- positioning is how your product fits into the market and what pain point it solves. Typically not customer-facing, your positioning statement is most effective as an internal tool to keep your teams aligned. Used properly, a positioning statement should help ensure that every touchpoint is cohesive and connects back to a clear and unique value proposition. Ultimately, those touchpoints will shape your prospects’ and customers’ perceptions of your product. The narrative for positioning uses this formula PN = mc+b (tg/nw) Product's Name] is the [market category] that provides [benefit that sets your product apart from the competition] for [target user group] who [need/want X solution].
What makes your product better—and ideally, different—than the alternatives? Your positioning strategy should be informed by the research and audience insights gathered through the early stages of this process (hint: starting with discovery). Competitive intelligence should also be input. Regardless of your approach, defining your positioning early will put you and your team in a position to succeed.
- a product message is the words you use to convey your positioning to your target audience. It’s the expression of the positioning where it comes to life. Your messaging should capture the key points you want to convey about your product or service. Consider: what do you want customers to remember? Unlike positioning, messaging is written with an external audience in mind. It should resonate with your product’s target audience and be used consistently across all externally-facing assets, including your website, sales collateral, and marketing campaigns. Inside Tip: If your new product or feature still needs an official name, you may be in luck. Consciously or not, your product's name will shape users' perceptions of it. Take this opportunity to reinforce your positioning; just don't overthink it ;-)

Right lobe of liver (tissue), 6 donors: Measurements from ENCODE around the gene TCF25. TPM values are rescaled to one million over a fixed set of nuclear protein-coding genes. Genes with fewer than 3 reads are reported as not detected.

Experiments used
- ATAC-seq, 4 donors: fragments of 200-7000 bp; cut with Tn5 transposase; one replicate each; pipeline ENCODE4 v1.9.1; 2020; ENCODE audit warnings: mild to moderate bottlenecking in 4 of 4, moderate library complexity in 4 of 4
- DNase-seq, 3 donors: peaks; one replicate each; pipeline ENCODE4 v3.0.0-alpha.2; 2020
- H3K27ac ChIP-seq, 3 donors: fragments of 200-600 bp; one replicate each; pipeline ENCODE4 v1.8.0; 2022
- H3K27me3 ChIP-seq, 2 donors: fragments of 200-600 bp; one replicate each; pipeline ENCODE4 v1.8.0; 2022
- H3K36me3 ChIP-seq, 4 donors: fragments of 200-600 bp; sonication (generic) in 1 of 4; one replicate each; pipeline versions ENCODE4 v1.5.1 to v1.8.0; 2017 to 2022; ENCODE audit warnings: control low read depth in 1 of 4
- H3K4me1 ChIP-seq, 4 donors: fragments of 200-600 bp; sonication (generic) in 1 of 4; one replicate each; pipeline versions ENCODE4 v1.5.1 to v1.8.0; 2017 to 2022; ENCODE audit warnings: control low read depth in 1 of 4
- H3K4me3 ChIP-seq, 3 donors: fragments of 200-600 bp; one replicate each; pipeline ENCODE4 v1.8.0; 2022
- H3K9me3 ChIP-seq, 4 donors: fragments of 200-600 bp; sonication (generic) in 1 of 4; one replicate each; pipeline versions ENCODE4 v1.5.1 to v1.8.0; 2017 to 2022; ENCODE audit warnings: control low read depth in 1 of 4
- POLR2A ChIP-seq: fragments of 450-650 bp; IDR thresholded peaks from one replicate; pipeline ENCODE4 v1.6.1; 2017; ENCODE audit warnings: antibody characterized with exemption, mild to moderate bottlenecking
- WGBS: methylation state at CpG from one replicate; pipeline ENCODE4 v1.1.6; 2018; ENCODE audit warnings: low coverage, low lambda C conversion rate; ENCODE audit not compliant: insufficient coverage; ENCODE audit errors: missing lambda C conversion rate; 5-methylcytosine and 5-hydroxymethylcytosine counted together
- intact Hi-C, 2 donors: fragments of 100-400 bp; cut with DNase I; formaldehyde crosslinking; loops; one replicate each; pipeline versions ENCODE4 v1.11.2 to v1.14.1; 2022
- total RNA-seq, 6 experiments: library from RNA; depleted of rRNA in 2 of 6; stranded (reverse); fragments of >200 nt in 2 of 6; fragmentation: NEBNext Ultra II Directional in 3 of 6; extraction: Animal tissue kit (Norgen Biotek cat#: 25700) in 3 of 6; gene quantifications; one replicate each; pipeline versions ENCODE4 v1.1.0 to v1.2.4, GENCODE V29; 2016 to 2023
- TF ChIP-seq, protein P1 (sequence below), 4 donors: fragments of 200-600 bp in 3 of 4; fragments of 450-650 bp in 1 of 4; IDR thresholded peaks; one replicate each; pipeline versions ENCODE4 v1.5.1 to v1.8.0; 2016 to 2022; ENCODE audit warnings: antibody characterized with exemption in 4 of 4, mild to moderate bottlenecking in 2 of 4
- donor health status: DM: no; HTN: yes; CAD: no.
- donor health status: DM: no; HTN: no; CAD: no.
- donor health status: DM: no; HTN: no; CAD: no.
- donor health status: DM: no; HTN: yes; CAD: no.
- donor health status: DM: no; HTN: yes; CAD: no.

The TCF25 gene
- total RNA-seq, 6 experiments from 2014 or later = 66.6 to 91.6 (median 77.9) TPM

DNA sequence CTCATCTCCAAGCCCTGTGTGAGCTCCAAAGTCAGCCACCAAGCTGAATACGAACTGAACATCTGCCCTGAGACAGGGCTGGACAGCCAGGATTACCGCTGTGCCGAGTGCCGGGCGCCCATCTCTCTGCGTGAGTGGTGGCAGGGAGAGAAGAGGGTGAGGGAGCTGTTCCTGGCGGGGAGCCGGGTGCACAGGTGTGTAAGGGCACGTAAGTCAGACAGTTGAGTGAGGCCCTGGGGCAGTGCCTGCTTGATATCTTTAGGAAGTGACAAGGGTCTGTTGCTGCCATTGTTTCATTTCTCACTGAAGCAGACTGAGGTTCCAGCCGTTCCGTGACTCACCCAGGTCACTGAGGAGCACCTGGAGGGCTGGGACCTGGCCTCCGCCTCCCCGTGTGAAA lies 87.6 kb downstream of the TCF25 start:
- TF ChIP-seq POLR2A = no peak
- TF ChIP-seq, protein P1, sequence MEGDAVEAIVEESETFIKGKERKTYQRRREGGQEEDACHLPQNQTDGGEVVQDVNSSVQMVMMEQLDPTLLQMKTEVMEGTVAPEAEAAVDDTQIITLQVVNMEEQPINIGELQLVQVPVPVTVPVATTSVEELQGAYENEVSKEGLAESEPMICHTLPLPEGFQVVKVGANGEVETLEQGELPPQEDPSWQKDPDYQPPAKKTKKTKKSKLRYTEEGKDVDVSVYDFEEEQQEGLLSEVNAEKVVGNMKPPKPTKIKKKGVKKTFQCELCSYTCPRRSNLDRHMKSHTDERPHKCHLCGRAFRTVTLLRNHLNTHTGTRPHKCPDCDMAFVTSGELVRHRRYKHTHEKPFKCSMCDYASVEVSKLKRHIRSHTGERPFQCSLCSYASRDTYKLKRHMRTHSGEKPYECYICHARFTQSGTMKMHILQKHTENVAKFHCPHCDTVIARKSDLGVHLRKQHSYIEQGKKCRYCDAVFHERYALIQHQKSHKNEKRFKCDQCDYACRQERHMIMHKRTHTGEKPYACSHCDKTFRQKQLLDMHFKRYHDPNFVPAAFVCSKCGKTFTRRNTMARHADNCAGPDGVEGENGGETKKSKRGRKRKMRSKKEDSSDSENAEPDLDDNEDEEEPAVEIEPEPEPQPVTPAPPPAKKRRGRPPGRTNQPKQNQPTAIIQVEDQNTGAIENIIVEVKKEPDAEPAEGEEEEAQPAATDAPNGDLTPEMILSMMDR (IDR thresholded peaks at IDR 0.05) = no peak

Mapping Your Omni-Channel TACTICS to your Product Marketing Goals
A Unified Buying Experience Across Touchpoints Has Become a digital first, yet prospects still have to navigate the complexities of B2B buying dynamics. B2B buyers expect you to take the steps necessary to unify the buying experience across all touchpoints. Siloed approaches for digital, direct, and indirect sales models don't work.
Omnichannel Goals Dictate Your Org Model, Culture, And Technology Approach
The mandate is clear: Serve your customer where they are and when they're in need. This is the key to your product marketing tactics.
WHAT? Only the first two stages of Product Marketing Best Practices?
Contact me to hear more about the remainder of this Infographic and more on Product Marketing Best Practices.